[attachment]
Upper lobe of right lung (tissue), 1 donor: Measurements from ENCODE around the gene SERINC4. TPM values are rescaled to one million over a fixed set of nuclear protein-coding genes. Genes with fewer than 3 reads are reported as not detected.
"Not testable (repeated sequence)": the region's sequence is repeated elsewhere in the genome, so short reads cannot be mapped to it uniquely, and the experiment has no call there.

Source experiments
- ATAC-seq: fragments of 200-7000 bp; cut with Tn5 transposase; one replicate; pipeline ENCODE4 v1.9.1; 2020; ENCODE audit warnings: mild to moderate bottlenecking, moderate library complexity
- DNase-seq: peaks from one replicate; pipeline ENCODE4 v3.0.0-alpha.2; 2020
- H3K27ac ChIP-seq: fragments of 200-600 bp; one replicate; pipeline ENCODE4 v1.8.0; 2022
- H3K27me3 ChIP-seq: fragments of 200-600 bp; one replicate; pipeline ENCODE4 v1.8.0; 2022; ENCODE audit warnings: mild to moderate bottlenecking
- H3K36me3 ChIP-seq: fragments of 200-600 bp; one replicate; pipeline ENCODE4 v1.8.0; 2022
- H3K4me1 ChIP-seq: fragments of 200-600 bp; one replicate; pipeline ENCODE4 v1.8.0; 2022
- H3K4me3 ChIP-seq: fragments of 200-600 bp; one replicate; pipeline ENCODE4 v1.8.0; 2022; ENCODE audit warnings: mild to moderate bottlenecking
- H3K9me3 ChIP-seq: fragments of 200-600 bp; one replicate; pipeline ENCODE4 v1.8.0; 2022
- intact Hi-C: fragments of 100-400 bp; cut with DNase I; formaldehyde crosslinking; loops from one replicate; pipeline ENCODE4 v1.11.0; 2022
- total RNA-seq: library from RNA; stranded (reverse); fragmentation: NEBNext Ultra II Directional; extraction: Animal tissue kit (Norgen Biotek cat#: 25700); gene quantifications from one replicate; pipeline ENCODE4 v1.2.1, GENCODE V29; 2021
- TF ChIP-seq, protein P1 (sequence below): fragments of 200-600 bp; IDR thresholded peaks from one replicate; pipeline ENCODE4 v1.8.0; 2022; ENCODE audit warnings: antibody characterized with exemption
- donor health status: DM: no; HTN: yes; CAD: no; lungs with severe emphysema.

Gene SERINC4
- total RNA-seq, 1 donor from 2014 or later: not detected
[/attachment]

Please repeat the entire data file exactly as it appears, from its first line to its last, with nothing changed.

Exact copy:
Upper lobe of right lung (tissue), 1 donor: Measurements from ENCODE around the gene SERINC4. TPM values are rescaled to one million over a fixed set of nuclear protein-coding genes. Genes with fewer than 3 reads are reported as not detected.
"Not testable (repeated sequence)": the region's sequence is repeated elsewhere in the genome, so short reads cannot be mapped to it uniquely, and the experiment has no call there.

Source experiments
- ATAC-seq: fragments of 200-7000 bp; cut with Tn5 transposase; one replicate; pipeline ENCODE4 v1.9.1; 2020; ENCODE audit warnings: mild to moderate bottlenecking, moderate library complexity
- DNase-seq: peaks from one replicate; pipeline ENCODE4 v3.0.0-alpha.2; 2020
- H3K27ac ChIP-seq: fragments of 200-600 bp; one replicate; pipeline ENCODE4 v1.8.0; 2022
- H3K27me3 ChIP-seq: fragments of 200-600 bp; one replicate; pipeline ENCODE4 v1.8.0; 2022; ENCODE audit warnings: mild to moderate bottlenecking
- H3K36me3 ChIP-seq: fragments of 200-600 bp; one replicate; pipeline ENCODE4 v1.8.0; 2022
- H3K4me1 ChIP-seq: fragments of 200-600 bp; one replicate; pipeline ENCODE4 v1.8.0; 2022
- H3K4me3 ChIP-seq: fragments of 200-600 bp; one replicate; pipeline ENCODE4 v1.8.0; 2022; ENCODE audit warnings: mild to moderate bottlenecking
- H3K9me3 ChIP-seq: fragments of 200-600 bp; one replicate; pipeline ENCODE4 v1.8.0; 2022
- intact Hi-C: fragments of 100-400 bp; cut with DNase I; formaldehyde crosslinking; loops from one replicate; pipeline ENCODE4 v1.11.0; 2022
- total RNA-seq: library from RNA; stranded (reverse); fragmentation: NEBNext Ultra II Directional; extraction: Animal tissue kit (Norgen Biotek cat#: 25700); gene quantifications from one replicate; pipeline ENCODE4 v1.2.1, GENCODE V29; 2021
- TF ChIP-seq, protein P1 (sequence below): fragments of 200-600 bp; IDR thresholded peaks from one replicate; pipeline ENCODE4 v1.8.0; 2022; ENCODE audit warnings: antibody characterized with exemption
- donor health status: DM: no; HTN: yes; CAD: no; lungs with severe emphysema.

Gene SERINC4
- total RNA-seq, 1 donor from 2014 or later: not detected